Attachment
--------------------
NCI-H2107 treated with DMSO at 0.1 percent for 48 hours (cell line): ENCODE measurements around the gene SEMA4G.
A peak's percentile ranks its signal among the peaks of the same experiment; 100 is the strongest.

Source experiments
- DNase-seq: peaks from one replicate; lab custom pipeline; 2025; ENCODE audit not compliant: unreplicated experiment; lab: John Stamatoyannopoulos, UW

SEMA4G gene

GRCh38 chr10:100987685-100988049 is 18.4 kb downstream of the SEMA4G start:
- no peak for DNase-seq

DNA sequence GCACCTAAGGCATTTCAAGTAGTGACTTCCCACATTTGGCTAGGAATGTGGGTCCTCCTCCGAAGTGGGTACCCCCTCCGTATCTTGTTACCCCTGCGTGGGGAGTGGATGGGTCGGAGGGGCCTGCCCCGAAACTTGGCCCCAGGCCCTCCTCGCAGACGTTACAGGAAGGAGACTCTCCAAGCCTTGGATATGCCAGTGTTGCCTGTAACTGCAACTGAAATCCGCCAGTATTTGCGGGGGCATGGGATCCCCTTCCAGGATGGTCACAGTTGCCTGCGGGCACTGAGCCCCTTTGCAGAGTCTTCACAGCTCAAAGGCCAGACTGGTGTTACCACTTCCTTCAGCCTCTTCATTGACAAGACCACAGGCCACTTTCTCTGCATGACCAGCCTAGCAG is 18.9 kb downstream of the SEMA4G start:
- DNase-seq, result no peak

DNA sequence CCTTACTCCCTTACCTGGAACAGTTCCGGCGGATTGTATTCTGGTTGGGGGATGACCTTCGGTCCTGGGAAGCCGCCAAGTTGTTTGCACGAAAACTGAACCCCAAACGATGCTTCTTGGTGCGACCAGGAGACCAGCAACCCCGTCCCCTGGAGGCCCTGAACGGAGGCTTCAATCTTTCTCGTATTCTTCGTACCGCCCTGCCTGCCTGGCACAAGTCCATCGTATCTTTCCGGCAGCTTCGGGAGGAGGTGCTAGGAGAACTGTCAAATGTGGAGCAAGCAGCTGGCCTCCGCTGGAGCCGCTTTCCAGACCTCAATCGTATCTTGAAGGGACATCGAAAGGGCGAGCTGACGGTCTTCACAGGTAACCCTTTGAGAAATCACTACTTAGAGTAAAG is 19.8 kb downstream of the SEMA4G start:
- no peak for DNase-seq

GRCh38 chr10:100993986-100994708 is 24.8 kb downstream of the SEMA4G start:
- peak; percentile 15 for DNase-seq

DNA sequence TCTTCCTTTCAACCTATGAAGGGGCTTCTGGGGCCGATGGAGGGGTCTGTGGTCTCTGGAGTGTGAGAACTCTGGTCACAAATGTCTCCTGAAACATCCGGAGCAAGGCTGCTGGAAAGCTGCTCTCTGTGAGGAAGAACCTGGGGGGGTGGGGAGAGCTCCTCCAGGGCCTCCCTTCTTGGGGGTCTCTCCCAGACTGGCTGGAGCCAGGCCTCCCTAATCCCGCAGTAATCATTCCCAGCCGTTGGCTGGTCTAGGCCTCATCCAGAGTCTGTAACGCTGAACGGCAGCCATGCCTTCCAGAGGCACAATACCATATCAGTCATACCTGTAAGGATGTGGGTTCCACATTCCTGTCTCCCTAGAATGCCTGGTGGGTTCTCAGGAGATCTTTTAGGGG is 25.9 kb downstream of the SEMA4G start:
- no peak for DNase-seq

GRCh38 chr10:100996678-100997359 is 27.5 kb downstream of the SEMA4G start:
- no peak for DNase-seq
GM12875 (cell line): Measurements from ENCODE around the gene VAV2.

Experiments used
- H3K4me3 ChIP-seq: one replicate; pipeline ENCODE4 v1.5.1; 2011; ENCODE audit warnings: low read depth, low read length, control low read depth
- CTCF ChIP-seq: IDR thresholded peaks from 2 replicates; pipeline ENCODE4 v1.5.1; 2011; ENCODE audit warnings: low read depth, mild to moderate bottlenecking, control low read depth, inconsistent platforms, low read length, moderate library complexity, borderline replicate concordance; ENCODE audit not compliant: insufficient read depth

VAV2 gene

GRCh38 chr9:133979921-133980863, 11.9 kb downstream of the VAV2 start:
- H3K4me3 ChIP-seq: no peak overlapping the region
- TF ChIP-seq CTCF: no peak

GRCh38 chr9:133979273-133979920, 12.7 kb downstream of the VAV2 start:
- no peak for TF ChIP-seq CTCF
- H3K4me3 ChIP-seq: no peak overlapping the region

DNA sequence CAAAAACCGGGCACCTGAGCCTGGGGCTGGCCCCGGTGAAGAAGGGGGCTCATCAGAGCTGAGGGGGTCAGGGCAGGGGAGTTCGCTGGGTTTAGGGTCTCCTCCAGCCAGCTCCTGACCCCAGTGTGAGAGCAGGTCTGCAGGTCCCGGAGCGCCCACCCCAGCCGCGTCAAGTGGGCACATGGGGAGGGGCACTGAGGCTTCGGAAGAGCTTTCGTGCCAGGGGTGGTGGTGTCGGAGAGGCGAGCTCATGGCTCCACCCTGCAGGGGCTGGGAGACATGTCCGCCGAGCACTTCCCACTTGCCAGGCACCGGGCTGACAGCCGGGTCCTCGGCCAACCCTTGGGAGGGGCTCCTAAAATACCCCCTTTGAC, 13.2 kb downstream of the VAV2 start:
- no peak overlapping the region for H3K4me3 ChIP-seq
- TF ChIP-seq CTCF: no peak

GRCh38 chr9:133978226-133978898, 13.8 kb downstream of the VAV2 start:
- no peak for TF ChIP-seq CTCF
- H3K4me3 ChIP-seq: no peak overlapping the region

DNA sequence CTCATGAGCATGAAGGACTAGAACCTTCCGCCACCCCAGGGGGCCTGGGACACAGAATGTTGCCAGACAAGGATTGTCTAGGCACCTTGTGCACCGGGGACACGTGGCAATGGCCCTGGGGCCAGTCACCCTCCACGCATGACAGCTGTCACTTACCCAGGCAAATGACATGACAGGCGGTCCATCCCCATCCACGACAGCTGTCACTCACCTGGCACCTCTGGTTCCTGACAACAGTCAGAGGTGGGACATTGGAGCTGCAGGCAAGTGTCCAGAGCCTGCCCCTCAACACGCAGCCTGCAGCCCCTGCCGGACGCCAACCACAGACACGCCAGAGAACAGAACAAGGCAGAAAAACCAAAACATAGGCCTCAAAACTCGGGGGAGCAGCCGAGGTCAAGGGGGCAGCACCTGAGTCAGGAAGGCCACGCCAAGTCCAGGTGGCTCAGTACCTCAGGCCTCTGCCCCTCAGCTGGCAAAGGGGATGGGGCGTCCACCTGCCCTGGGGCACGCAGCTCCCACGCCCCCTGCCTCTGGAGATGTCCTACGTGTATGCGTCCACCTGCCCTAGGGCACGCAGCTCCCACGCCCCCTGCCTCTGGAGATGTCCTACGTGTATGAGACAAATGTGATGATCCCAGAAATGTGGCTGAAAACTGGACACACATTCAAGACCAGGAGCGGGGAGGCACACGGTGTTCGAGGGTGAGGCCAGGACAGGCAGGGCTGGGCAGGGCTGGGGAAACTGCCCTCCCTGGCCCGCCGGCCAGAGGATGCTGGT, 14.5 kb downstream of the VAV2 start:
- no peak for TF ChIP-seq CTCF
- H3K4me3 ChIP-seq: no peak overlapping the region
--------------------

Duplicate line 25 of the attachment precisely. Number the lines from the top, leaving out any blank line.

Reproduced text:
- TF ChIP-seq CTCF: no peak